Essay: United States Still the World's Dominant Media

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¶ … United States Still the World's Dominant Media Economy?

Is the U.S. still the world's most dominant media economy? One could probably make an argument either way on this question. Scholars, authors, and media pundits all have worthy theories and learned perspectives. And there is no editorial or socially constructed consensus as to the whether the media potency of the U.S. -- vis-a-vis an economically struggling and yet still culturally significant America -- has passed it's zenith and is on a downward slope. This paper posits that while the American culture still has an enormous impact worldwide, due in large part to mass media availability on a 24-hour news cycle in even the most remote parts of the world, the U.S. is not the exclusive, respected world superpower it once was. America has lost its "attractiveness edge," as Nancy Snow phases it. She may be engaging in understatement. And albeit the image of America as the benevolent superpower that saved Europe from Nazism and protects the weak around the globe has faded, American corporate media companies have not lost enough credibility or viewership around the world to be considered number two to any nation. Hence, it is the position of This paper that yes; the U.S. is still the world's dominant media economy.

The United States' Image and Media Power Envelopes the World

Certainly reading Nancy Snow's 2007 book -- the Arrogance of America Power: What U.S. Leaders are Doing Wrong and Why it's Our Duty to Dissent -- is one way to approach how the world sees the United States. Professor Snow, a respected propaganda expert at the University of Southern California, writes that America is still viewed by millions as an "exciting, commercially driven, market-friendly adjunct global culture to one's native culture" (Snow 119). To millions the U.S. still symbolized what Snow calls "…openness, trend-setting," the vanguard when it comes to fashion, music, television and film -- but not dominant enough to "overrun or dilute the less powerful culture" (Snow 119).

Snow goes on to say the U.S. is "the face of our age of globalization" and as such the U.S. is by way of becoming a symbol of globalization that is more of a "threatening concept than American culture alone" (Snow 119). Clearly Snow believes that when the U.S. image transcends mere culture and becomes the "face" of global power, others around the world have legitimate fears that the U.S. wants it all, everywhere. In the eyes of those anti-globalization activists, the U.S. is espousing a "consumerist ideology that is harmful to the physical and mental environment," Snow continues (119).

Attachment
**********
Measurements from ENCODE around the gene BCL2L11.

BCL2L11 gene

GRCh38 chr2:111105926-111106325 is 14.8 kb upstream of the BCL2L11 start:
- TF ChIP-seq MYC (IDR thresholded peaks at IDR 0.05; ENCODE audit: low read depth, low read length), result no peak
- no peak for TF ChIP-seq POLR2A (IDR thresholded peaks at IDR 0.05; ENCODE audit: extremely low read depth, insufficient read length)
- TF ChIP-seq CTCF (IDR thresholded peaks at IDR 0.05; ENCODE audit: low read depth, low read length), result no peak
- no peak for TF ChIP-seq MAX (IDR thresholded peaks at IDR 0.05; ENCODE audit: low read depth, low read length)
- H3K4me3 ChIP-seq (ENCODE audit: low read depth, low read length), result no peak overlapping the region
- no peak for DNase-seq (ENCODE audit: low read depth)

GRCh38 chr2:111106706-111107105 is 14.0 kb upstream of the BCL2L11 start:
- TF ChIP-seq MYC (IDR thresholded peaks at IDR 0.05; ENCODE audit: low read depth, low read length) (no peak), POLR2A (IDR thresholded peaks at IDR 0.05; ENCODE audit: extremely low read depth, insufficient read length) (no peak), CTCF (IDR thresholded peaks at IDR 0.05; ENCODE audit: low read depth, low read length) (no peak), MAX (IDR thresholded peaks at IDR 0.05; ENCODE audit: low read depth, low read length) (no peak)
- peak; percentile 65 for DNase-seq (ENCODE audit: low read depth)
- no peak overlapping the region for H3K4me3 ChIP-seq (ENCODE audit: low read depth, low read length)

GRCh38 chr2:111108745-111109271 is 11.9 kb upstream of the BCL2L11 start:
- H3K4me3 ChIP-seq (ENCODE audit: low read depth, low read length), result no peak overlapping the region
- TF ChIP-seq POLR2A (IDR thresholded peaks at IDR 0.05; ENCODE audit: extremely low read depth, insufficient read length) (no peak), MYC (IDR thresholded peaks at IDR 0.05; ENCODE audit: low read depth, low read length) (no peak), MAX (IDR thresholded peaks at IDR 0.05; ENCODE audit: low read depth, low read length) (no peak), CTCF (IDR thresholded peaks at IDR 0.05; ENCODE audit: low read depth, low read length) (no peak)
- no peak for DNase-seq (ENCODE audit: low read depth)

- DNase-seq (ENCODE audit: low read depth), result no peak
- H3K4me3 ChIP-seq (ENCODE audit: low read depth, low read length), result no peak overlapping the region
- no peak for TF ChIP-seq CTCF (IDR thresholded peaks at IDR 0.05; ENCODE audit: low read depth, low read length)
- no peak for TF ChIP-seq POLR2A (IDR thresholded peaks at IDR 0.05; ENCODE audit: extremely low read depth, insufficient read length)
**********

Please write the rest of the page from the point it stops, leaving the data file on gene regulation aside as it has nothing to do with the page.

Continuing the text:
The face that Europeans particularly disliked -- some to the point of public hostility -- was that of former President George W. Bush, Snow explains. Bush was "…more widely and deeply disliked in Europe than any president in U.S. history," Snow adds, quoting from a New York Times column. On a research trip to Germany a few years back, Snow listened intently as German scholars and media professionals told her America's propaganda came across to them as the "love of money, a market economy that helped the rich and hurt the poor," social policies that were racist and an "aggressive" foreign policy (Snow 126). That said, the Germans also related their love for American popular culture, movies and music in particular. Her point in 2007 is that "…no other country comes close to America's dominance…stranglehold…over global television, cinema, music, book and magazine publishing and internet presence" (Snow 126).

Powerful global media corporations -- like those owned by billionaires Rupert Murdoch and Ted Turner -- are transmitting their "Western images and commercial values" directly and powerfully "into the brains of 75% of the world's population," according to Lee Artz and Yahya R. Kamalipour, both professors of communication at Purdue University (34). Through the power of their media blitz on the world's community, Murdoch, et al., are globalizing an imagery that "…is surely the most effective means ever for cloning cultures" (Artz, et al., 2007 34). And by cloning cultures, Artz asserts, American media moguls can make those cultures "compatible with the Western corporate vision" (34). Artz refers to this media haughtiness in several ways through his narrative: a) is the "mass-produced outpouring of commercial broadcasting"; it is the fostering of "consumerism in the poor world"; and one could even call it's domination "neocolonialism" that will spark "new kinds of struggles to eradicate this enduring cultural influence in the Third World" (34-35).